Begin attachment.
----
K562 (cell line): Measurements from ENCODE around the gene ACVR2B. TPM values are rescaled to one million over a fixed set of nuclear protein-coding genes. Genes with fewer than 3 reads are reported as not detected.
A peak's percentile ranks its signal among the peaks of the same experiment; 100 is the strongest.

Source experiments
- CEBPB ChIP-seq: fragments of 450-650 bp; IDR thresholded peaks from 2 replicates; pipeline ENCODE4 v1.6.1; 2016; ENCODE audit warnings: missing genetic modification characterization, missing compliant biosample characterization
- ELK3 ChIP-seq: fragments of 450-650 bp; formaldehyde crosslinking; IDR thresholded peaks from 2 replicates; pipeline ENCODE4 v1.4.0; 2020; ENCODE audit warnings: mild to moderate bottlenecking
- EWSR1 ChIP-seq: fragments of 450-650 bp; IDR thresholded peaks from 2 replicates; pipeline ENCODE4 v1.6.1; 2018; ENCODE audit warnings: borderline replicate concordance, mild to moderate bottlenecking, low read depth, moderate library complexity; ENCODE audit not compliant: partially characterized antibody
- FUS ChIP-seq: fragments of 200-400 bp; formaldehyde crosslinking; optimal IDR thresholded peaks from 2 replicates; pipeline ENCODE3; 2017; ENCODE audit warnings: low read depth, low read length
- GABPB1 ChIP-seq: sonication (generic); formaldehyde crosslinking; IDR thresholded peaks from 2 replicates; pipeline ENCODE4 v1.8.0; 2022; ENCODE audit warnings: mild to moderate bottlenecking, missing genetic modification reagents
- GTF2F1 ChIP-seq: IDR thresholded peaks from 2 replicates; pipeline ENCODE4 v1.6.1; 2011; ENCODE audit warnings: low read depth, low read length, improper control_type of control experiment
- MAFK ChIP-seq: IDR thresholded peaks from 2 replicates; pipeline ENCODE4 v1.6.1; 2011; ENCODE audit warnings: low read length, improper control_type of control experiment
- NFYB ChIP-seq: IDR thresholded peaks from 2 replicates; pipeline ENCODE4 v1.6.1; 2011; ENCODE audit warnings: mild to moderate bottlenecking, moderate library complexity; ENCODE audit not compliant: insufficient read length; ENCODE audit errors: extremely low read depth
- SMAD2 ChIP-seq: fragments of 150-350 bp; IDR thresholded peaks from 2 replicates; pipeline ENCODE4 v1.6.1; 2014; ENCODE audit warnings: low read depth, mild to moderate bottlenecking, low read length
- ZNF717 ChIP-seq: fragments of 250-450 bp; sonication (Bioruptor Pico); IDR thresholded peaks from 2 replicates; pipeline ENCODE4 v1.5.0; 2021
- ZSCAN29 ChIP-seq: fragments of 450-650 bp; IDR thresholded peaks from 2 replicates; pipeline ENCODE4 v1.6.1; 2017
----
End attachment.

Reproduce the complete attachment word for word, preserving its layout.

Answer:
K562 (cell line): Measurements from ENCODE around the gene ACVR2B. TPM values are rescaled to one million over a fixed set of nuclear protein-coding genes. Genes with fewer than 3 reads are reported as not detected.
A peak's percentile ranks its signal among the peaks of the same experiment; 100 is the strongest.

Source experiments
- CEBPB ChIP-seq: fragments of 450-650 bp; IDR thresholded peaks from 2 replicates; pipeline ENCODE4 v1.6.1; 2016; ENCODE audit warnings: missing genetic modification characterization, missing compliant biosample characterization
- ELK3 ChIP-seq: fragments of 450-650 bp; formaldehyde crosslinking; IDR thresholded peaks from 2 replicates; pipeline ENCODE4 v1.4.0; 2020; ENCODE audit warnings: mild to moderate bottlenecking
- EWSR1 ChIP-seq: fragments of 450-650 bp; IDR thresholded peaks from 2 replicates; pipeline ENCODE4 v1.6.1; 2018; ENCODE audit warnings: borderline replicate concordance, mild to moderate bottlenecking, low read depth, moderate library complexity; ENCODE audit not compliant: partially characterized antibody
- FUS ChIP-seq: fragments of 200-400 bp; formaldehyde crosslinking; optimal IDR thresholded peaks from 2 replicates; pipeline ENCODE3; 2017; ENCODE audit warnings: low read depth, low read length
- GABPB1 ChIP-seq: sonication (generic); formaldehyde crosslinking; IDR thresholded peaks from 2 replicates; pipeline ENCODE4 v1.8.0; 2022; ENCODE audit warnings: mild to moderate bottlenecking, missing genetic modification reagents
- GTF2F1 ChIP-seq: IDR thresholded peaks from 2 replicates; pipeline ENCODE4 v1.6.1; 2011; ENCODE audit warnings: low read depth, low read length, improper control_type of control experiment
- MAFK ChIP-seq: IDR thresholded peaks from 2 replicates; pipeline ENCODE4 v1.6.1; 2011; ENCODE audit warnings: low read length, improper control_type of control experiment
- NFYB ChIP-seq: IDR thresholded peaks from 2 replicates; pipeline ENCODE4 v1.6.1; 2011; ENCODE audit warnings: mild to moderate bottlenecking, moderate library complexity; ENCODE audit not compliant: insufficient read length; ENCODE audit errors: extremely low read depth
- SMAD2 ChIP-seq: fragments of 150-350 bp; IDR thresholded peaks from 2 replicates; pipeline ENCODE4 v1.6.1; 2014; ENCODE audit warnings: low read depth, mild to moderate bottlenecking, low read length
- ZNF717 ChIP-seq: fragments of 250-450 bp; sonication (Bioruptor Pico); IDR thresholded peaks from 2 replicates; pipeline ENCODE4 v1.5.0; 2021
- ZSCAN29 ChIP-seq: fragments of 450-650 bp; IDR thresholded peaks from 2 replicates; pipeline ENCODE4 v1.6.1; 2017